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Officials kill grizzly bear in Montana, less than 2 miles from where woman was killed

By Chris Boyette, Neelam Bohra and Justin Lear, CNN

Wildlife officials in Montana shot and killed a grizzly bear Friday morning less than two miles from Ovando, where a 65-year-old woman was killed in a bear attack Tuesday, Montana Fish, Wildlife and Parks confirmed.

“Given the proximity to Tuesday’s attack, the evidence found at the scenes and the fact another chicken coop was raided, Montana Fish, Wildlife & Parks officials believe this is the same bear but confirming DNA analysis will take a few days,” said a statement from the department.

USDA Wildlife Services specialists set a trap at a chicken coop on Thursday, similar to the one that was raided the night of the fatal attack on the woman, according to the statement. They were monitoring the trap Thursday night when the bear approached and was shot with the aid of night vision technology, according to the statement.

DNA samples from the bear will be compared to DNA samples from the scene of the attack, the statement said.

Montana Fish, Wildlife and Parks said they plan to keep at least one trap set near the chicken coop in Ovando until a DNA match is confirmed.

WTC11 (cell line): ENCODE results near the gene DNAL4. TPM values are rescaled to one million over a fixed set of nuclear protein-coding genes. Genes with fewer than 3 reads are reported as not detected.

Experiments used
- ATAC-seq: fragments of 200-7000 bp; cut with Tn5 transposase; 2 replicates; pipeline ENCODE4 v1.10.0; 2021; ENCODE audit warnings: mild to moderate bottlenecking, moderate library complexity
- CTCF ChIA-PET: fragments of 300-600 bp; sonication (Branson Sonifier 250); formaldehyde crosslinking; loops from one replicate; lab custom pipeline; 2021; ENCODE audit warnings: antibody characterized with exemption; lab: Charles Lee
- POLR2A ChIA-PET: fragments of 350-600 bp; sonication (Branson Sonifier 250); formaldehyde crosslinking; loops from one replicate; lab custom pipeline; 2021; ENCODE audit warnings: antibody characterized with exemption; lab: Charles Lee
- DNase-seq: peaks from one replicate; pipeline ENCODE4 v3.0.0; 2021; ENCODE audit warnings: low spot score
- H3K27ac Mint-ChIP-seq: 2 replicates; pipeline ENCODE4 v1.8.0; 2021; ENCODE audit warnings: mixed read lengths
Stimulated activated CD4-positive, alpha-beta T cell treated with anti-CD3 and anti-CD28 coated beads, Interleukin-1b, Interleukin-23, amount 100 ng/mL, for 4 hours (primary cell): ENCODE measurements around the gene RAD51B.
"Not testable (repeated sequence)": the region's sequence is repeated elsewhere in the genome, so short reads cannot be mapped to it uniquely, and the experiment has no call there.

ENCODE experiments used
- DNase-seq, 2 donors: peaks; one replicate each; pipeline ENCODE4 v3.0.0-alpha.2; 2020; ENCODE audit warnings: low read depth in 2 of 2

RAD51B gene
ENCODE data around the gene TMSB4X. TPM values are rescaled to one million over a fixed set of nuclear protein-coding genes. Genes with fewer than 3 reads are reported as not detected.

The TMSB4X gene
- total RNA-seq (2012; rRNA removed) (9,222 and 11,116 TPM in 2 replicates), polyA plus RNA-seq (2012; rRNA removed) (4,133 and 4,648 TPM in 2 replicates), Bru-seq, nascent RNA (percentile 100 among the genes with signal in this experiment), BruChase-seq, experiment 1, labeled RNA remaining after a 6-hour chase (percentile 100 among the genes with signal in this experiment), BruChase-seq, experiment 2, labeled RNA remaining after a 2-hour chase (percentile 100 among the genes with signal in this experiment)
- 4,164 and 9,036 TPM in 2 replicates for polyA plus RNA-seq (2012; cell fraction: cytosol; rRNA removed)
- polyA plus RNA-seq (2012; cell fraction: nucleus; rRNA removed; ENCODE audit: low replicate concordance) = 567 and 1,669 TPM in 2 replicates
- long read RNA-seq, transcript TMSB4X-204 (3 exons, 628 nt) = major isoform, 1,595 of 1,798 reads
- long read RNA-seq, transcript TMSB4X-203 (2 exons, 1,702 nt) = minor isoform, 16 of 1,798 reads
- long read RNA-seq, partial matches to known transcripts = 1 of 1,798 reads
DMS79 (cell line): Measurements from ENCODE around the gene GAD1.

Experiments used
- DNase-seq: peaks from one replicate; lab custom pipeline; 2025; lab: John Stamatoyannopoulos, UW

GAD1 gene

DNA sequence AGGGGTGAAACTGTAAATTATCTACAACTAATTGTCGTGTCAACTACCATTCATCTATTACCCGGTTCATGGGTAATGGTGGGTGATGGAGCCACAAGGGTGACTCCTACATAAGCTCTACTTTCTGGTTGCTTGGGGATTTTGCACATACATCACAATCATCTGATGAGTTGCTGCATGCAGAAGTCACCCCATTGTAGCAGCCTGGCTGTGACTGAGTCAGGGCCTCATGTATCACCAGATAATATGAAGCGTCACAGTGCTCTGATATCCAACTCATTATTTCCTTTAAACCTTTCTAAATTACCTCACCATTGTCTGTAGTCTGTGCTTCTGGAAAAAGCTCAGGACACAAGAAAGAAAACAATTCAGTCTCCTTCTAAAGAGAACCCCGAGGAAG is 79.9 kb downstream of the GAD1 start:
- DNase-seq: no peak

Leah Davis Lokan, of Chico, California, the woman who was killed Tuesday, was on a cycling trip her sister and was camping for the night when she was attacked, according to Montana Fish, Wildlife and Parks. Her sister stayed at the local inn.

The bear killed the victim instantaneously at 4:08 a.m. on Tuesday, while she was sleeping, Powell County coroner Heather Gregory said.

Initially, the bear had awoken both her and two other campers in another tent, attracted by food before running away, according to a news release from the Powell County Sheriff’s Office. The two other campers were then woken by sounds of the attack and used bear spray, according to the news release.

“It was a terrible tragedy,” Gregory said. “I’m just hoping that people start being more cautious. This is Montana, and this is bear country.”

Ovando campsites will remain closed until Sunday, according to the news release.

The attack is not the first in Montana this year. A 40-year-old Montana man was seriously injured by a grizzly bear “defending a food source” in April, but the man was able to call 911 and be transported to a hospital.

The campsite where Tuesday’s attack took place was in a part of Montana that US Fish and Wildlife Services have sectioned off as a “recovery ecosystem” for grizzly bears, which are currently listed as threatened under the Endangered Species Act in all areas of Montana.

Most recently, there were an estimated 1,029 bears in this ecosystem and these bears are “more likely to run into conflicts such as interactions with livestock and humans,” according to the Interagency Grizzly Bear Committee.

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